Topic: Compensation, Job Performance
Publication: Personnel Psychology (AUTUMN 2009)
Article: Contingencies in the effects of pay range on organizational effectiveness
Authors: S. Kepes, J. Delery, and N. Gupta
Reviewed By: Benjamin Granger
While pay variability among employees may signal to the workforce that the organization values and rewards good performance; it may also signal inequity and unfairness. From an economic perspective, it makes sense to pay for performance, but from a justice perspective, pay differentials may signal unfairness, which can lead to competition, decreased commitment, and dissatisfaction.
So which is it: Does pay variability among employees enhance or damage performance? A recent study by Kepes, Delery and Gupta (2009) suggests that the reason for the pay variability helps clear these muddy waters.
Indeed, pay variability among employees in the same position can occur for many different reasons (e.g., merit-pay, organizational politics, seniority) and Kepes et al.’s findings suggest that the relationship between pay variability and organizational performance depends on the reason for the pay variability.
Kepes et al. obtained data from HR supervisors of 326 different motor carrier organizations. They found that pay variability has a favorable relationship with productivity when pay is based on performance. However, when pay was reported as not performance-based, pay variability had a negative influence on productivity.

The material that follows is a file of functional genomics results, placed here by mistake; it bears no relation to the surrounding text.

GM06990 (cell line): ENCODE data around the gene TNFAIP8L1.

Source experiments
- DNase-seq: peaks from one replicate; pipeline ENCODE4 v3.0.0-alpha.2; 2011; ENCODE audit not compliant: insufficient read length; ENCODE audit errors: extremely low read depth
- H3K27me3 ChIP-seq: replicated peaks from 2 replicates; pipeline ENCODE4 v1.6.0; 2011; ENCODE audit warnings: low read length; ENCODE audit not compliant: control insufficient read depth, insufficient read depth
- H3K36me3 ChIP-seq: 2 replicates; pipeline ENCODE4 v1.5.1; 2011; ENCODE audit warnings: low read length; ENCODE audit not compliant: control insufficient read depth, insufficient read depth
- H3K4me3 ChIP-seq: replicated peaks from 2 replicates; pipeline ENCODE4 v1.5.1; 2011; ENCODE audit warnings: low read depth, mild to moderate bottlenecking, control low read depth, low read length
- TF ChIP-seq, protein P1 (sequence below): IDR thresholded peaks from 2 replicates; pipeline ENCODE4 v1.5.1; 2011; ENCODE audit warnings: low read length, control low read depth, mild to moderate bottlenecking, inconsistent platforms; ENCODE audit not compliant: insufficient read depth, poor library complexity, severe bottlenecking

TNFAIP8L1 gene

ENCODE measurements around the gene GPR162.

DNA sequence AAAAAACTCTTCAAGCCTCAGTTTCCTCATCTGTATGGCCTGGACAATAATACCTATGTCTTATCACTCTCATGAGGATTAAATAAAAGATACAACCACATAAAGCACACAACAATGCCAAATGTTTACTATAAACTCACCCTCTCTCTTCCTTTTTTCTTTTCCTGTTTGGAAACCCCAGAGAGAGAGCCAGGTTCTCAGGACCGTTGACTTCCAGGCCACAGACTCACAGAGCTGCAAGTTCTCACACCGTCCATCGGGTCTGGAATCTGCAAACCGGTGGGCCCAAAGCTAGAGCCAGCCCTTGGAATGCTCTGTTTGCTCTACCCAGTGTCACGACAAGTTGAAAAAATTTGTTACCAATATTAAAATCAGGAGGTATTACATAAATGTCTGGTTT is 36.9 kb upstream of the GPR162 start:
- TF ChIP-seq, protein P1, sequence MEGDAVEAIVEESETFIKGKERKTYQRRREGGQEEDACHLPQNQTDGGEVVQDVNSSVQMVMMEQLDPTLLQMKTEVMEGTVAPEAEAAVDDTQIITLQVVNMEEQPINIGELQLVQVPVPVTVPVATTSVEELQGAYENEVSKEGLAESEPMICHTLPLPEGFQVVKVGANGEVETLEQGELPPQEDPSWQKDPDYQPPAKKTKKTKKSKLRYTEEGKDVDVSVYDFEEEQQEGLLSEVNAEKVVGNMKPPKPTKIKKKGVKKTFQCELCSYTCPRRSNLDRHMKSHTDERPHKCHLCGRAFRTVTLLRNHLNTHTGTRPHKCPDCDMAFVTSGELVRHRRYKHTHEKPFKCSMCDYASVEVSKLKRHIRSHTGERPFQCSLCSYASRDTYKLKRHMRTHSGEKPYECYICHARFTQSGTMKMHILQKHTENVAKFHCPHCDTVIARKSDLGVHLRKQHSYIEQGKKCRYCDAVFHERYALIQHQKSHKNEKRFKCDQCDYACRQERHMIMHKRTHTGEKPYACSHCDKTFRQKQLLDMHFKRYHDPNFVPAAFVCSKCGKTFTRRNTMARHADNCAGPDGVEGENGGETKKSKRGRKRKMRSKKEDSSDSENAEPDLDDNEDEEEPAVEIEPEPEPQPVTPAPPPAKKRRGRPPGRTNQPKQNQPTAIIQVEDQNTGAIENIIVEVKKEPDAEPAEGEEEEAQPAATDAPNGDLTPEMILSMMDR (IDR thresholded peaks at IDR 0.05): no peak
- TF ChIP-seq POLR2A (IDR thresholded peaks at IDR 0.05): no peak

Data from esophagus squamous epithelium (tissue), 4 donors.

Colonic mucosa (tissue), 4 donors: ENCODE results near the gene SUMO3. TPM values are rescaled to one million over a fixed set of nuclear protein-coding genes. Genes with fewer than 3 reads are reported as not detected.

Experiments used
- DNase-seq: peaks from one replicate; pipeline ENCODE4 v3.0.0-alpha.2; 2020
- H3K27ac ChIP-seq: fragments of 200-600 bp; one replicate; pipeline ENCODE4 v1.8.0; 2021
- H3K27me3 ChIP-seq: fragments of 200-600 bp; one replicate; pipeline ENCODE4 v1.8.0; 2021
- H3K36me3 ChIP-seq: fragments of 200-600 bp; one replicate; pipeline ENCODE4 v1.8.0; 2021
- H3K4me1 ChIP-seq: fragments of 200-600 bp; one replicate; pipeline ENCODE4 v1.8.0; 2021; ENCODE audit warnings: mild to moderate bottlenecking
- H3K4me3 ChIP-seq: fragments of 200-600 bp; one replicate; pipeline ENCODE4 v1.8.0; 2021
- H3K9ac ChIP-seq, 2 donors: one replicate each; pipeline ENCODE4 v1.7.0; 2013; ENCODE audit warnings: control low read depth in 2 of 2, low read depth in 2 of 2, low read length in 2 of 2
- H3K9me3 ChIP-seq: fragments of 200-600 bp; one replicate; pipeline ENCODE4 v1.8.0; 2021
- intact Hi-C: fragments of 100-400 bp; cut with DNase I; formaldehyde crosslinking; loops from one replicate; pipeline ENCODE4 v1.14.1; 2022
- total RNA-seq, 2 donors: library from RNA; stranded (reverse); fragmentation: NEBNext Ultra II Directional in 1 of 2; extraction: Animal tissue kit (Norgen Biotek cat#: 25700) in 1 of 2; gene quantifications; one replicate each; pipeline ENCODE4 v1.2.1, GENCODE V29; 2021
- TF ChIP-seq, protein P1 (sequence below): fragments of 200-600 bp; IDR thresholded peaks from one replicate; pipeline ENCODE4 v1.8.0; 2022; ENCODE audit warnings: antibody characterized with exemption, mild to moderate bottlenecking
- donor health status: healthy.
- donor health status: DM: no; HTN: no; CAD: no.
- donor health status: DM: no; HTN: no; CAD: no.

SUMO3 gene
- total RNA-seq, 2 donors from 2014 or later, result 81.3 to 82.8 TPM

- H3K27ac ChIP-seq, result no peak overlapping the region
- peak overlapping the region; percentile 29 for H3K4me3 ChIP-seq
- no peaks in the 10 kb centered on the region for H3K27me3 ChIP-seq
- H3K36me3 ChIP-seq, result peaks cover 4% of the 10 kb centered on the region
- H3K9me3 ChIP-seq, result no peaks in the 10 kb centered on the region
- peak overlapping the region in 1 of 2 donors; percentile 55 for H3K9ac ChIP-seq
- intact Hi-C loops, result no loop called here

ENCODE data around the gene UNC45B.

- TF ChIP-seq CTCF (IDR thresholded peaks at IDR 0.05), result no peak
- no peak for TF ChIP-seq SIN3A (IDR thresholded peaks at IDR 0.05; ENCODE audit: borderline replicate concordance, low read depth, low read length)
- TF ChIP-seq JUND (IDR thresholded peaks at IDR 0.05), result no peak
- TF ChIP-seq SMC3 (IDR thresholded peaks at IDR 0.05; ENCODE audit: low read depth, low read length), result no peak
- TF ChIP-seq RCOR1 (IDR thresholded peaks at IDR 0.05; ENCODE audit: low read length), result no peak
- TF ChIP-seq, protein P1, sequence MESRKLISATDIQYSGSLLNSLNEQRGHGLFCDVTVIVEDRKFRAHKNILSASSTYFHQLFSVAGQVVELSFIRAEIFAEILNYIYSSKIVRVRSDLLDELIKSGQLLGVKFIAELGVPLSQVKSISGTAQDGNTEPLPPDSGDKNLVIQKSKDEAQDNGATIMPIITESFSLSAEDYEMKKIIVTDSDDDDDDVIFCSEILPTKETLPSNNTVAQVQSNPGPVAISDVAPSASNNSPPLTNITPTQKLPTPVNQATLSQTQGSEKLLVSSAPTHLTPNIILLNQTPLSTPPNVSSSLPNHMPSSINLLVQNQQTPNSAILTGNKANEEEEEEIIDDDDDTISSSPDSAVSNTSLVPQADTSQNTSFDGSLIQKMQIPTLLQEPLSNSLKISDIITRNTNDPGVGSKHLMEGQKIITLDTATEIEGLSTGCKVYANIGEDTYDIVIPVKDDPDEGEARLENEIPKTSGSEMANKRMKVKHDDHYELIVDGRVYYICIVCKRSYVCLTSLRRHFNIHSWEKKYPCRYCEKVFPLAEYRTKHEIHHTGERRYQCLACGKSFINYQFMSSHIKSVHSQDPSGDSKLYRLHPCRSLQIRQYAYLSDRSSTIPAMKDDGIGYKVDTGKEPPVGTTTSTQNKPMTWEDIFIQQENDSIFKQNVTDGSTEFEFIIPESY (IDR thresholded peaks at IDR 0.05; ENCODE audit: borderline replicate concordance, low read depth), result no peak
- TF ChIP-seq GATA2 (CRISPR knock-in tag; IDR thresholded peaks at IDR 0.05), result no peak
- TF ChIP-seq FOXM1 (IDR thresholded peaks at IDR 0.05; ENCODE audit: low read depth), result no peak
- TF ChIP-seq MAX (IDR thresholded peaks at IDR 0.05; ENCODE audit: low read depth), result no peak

Notably, low levels of productivity were associated with organizations whose pay range was large and where the pay was reported as being politically-based (i.e., as a result of “brown nosing”, looking out for friends). Poor productivity was also evident when a performance-based pay system was used but the actual pay range was small.
So it seems that pay variability among employees within the same position can both benefit and damage productivity. A key determinant is why the pay variability exists. Interestingly, Kepes and colleagues conclude that when performance-based pay systems are used, there should be meaningfully large pay distinctions among employees.
Kepes, S., Delery, J., & Gupta, N. (2009). Contingencies in the effects of pay range
on organizational effectiveness. Personnel Psychology, 62, 497-531.